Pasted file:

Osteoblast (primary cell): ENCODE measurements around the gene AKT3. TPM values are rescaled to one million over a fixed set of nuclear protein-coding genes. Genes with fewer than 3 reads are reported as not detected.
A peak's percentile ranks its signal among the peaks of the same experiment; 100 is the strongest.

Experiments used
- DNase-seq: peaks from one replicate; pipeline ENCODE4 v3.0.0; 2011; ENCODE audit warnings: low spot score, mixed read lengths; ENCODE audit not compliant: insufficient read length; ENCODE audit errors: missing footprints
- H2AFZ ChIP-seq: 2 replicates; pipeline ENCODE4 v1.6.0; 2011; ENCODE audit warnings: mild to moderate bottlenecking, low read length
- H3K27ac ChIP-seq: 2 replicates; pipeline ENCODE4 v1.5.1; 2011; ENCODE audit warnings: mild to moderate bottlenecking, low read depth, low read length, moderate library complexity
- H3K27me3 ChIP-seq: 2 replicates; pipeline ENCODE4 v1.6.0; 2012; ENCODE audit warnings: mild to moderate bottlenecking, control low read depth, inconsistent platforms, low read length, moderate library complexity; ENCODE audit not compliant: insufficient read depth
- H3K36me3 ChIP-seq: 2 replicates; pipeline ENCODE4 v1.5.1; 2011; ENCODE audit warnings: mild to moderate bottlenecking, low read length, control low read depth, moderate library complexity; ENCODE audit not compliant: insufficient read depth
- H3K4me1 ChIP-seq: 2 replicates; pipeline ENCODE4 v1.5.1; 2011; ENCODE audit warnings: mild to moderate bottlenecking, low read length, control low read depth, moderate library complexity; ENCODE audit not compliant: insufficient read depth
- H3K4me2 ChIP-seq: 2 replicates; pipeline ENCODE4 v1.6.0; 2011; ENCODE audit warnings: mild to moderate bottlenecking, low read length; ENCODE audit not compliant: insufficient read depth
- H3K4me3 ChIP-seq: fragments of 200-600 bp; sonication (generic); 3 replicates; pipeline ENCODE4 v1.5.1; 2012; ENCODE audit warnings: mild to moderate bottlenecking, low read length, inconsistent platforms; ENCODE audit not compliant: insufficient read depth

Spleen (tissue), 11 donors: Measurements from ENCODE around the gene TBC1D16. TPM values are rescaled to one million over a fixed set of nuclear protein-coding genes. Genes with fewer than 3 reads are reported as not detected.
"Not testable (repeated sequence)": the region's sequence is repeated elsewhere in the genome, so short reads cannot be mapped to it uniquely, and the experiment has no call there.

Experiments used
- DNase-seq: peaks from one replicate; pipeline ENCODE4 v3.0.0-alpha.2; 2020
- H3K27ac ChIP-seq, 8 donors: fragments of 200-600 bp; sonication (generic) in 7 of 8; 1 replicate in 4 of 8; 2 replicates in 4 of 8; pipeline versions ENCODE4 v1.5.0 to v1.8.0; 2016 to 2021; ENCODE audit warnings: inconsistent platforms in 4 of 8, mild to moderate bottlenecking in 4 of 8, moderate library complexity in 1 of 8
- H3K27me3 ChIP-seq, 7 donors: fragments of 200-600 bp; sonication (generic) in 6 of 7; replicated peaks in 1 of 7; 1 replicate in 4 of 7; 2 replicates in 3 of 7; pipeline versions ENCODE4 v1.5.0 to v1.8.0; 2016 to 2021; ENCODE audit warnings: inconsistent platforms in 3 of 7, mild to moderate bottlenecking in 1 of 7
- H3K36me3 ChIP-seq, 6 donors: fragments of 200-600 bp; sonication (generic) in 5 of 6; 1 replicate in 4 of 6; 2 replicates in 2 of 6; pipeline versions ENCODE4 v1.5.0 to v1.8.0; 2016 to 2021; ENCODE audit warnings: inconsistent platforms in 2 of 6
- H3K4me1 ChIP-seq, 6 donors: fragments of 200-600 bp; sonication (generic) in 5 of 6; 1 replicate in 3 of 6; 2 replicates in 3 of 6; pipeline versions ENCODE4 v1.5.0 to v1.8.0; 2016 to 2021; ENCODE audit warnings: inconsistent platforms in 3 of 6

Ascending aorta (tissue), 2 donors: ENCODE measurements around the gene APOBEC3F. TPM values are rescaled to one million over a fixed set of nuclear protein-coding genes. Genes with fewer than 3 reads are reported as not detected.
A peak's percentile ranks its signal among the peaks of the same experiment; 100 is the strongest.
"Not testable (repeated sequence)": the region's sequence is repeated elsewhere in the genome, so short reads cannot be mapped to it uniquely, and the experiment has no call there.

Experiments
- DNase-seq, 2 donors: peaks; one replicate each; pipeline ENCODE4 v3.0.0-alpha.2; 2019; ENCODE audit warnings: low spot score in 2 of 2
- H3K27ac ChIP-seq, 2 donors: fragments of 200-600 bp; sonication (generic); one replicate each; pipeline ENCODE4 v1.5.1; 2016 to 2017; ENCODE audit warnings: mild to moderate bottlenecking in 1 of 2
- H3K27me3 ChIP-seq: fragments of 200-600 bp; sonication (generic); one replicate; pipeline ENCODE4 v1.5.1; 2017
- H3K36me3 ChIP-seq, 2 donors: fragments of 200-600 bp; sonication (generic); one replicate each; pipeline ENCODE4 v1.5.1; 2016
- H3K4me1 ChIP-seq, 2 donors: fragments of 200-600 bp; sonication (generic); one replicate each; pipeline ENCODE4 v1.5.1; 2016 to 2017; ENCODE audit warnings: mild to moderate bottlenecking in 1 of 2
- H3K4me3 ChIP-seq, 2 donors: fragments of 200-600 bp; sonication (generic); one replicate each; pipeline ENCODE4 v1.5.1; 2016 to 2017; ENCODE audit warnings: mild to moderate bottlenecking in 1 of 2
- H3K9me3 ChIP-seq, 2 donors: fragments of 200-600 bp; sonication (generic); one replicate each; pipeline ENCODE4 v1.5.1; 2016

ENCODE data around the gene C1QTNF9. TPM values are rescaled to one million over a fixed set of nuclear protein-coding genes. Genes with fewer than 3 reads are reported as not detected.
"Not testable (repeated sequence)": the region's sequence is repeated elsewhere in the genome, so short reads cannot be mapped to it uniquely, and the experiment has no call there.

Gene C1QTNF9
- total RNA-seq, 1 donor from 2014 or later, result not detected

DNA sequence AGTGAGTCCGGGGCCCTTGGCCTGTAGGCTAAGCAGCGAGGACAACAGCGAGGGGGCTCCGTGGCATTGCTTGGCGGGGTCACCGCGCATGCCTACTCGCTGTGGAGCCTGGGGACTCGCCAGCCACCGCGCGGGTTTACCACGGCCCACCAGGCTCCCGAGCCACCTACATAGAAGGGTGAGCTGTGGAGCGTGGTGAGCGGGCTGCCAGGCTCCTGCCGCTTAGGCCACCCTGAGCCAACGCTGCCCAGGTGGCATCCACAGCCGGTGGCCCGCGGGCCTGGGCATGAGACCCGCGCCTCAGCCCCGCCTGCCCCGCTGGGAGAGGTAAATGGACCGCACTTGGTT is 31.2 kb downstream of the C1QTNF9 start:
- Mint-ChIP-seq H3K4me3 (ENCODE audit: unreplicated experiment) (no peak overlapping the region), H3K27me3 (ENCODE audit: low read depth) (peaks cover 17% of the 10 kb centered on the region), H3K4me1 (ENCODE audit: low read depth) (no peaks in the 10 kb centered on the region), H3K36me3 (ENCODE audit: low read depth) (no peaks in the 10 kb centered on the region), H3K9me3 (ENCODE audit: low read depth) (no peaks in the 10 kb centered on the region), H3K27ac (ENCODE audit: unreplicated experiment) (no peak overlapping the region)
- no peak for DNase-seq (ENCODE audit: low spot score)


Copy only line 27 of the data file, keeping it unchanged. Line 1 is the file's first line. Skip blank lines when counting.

- H3K36me3 ChIP-seq, 2 donors: fragments of 200-600 bp; sonication (generic); one replicate each; pipeline ENCODE4 v1.5.1; 2016